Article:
French Gothic architecture
|This article does not cite any references or sources. (February 2012)|
French Gothic architecture is a style of architecture prevalent in France from 1140 until about 1500.
Sequence of Gothic styles: France
The designations of styles in French Gothic architecture are as follows:
These divisions are effective, but still set grounds for debate. Because the lengthy construction of Gothic cathedrals could span multiple architectural periods, and builders in each period did not always follow wishes of previous periods, dominant architectural style often changes throughout a particular building. Consequently, it is often difficult to declare one building as a member of a certain era of Gothic architecture. It is more useful to use the terms to describe specific elements within a structure, rather than applying them to the building as a whole.
This style began in 1140 and was characterized by the adoption of the pointed arch and transition from late Romanesque architecture. To heighten the wall, builders divided it into four tiers: arcade (arches and piers), gallery, triforium, and clerestorey. To support the higher wall builders invented the flying buttresses, which reached maturity only at High Gothic during the 13th century. The vaults were six ribbed sexpartite vaults.
This 13th-century style canonized proportions and shapes from early Gothic and developed them further to achieve light, yet tall and majestic structures. The wall elevation was modified from four to only three tiers: arcade, triforium, and clerestory. Piers coronations were smaller to avoid stopping the visual upward thrust. The clerestorey windows changed from one window in each segment, holed in the wall, to two windows united by a small rose window. The rib vault changed from six to four ribs. The flying buttresses matured, and after they were embraced at Notre-Dame de Paris and Notre-Dame de Chartres, they became the canonical way to support high walls, as they served both structural and ornamental purposes.
- Sens Cathedral
- Lyon Cathedral
- Toul Cathedral
- The west facade of Chartres Cathedral
- Notre Dame de Paris (started 1163)
- The east end of the Abbey Church of St Denis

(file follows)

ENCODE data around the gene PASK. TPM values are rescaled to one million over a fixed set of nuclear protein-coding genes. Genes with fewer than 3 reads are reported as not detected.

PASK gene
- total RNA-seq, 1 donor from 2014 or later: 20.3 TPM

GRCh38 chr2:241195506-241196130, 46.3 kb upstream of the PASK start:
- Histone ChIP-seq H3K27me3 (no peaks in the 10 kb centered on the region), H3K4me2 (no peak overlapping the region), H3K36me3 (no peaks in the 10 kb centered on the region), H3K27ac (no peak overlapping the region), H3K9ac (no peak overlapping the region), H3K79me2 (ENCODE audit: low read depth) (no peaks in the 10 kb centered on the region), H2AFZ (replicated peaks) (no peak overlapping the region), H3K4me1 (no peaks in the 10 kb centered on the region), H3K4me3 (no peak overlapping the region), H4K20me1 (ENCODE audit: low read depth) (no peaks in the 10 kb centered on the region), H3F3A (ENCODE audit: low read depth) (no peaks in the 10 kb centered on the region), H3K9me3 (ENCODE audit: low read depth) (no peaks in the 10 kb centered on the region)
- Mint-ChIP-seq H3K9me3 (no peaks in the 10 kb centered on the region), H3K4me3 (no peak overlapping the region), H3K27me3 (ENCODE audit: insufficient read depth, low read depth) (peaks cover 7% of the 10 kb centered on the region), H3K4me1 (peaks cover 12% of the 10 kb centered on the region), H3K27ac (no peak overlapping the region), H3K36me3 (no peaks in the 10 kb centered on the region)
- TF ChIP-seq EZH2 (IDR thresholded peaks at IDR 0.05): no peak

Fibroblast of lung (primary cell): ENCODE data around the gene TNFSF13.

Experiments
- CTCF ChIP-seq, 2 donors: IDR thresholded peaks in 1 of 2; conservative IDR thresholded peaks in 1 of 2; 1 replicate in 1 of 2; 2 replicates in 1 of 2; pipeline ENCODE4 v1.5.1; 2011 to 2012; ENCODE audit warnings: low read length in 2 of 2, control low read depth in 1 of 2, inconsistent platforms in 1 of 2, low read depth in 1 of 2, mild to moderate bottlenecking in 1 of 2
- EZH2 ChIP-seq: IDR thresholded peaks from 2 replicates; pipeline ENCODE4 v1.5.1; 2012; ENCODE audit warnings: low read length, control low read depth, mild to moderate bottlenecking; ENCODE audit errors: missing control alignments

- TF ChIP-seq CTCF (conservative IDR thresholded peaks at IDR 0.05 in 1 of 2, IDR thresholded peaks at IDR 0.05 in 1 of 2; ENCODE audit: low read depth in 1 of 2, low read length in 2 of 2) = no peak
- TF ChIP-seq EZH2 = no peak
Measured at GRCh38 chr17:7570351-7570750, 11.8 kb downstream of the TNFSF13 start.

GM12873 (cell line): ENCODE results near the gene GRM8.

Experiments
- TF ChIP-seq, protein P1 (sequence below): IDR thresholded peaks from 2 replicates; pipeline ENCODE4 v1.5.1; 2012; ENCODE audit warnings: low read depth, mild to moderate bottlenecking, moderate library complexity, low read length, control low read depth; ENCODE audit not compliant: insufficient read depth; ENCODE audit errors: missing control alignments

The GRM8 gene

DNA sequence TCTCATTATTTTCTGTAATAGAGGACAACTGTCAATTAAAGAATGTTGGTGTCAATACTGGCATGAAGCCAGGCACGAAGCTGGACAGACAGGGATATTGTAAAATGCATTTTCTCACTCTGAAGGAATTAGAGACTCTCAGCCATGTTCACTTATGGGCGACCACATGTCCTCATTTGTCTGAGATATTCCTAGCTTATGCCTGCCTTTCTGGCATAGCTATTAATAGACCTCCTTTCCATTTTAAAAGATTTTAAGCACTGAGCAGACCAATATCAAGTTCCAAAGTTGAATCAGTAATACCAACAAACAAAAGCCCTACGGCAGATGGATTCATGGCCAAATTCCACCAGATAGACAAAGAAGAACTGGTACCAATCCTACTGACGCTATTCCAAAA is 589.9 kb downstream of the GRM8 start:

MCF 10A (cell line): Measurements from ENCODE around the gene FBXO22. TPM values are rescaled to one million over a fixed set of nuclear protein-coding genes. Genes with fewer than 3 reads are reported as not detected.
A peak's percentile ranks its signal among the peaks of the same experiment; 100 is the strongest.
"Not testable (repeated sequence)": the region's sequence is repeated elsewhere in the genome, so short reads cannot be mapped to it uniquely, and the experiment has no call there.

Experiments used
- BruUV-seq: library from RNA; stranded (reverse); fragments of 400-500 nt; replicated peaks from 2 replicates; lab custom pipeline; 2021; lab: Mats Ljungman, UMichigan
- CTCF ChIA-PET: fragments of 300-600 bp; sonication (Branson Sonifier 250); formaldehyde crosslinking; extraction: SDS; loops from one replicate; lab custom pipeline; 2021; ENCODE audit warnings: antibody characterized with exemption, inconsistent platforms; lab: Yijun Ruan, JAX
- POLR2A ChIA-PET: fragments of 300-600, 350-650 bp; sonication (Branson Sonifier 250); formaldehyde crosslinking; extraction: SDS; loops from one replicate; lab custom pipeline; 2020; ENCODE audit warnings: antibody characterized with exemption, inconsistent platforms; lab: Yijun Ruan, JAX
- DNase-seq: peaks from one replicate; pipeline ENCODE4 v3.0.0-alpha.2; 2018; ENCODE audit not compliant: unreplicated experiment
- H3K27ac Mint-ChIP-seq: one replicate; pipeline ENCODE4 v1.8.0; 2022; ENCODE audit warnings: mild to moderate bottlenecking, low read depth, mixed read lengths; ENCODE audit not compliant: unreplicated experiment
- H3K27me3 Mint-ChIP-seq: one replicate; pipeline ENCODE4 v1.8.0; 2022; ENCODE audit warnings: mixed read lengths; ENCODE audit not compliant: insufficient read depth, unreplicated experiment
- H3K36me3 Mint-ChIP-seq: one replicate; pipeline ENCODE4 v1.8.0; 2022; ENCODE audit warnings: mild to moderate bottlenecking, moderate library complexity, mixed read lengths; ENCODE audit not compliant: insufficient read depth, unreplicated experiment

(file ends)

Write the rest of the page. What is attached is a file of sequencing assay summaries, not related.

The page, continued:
- Notre-Dame of Laon
- The main body of Chartres Cathedral (1194–1260)
- Amiens Cathedral
- Notre Dame de Paris
- Bourges Cathedral
- The north tower of Chartres Cathedral
- The rose window of Amiens Cathedral
- The west facade of Rouen Cathedral
- Church of Saint-Maclou, Rouen.
- The south transept of Beauvais Cathedral
- Notre-Dame de Caudebec-en-Caux
- The north transept of Evreux Cathedral
In addition to these Gothic styles, there is another style called "Gothique Méridional" (or Southern Gothic, opposed to Gothique Septentrional or Northern Gothic). This style is characterized by a large nave and has no transept. Examples of this Gothic architecture would be:
Many examples of secular structures in Gothic style survive in fairly original condition. The Palais des Papes in Avignon is the best complete large royal palace and parts of the famous Conciergerie, former palace of the kings of France in Paris. The house of the wealthy early 15th-century merchant Jacques Coeur in Bourges, is the classic Gothic bourgeois mansion, full of the asymmetry and complicated detail beloved of the Gothic Revival. The living and working parts of many monastic buildings survive, for example at Mont Saint-Michel.
- Begun in 1443. "House of Jacques Cœur at Bourges (Begun 1443), aerial sketch". Liam’s Pictures from Old Books. Retrieved 29 September 2007.
|Wikimedia Commons has media related to French Gothic Architecture.|
- Mapping Gothic France, a project by Columbia University and Vassar College with a database of images, 360° panoramas, texts, charts and historical maps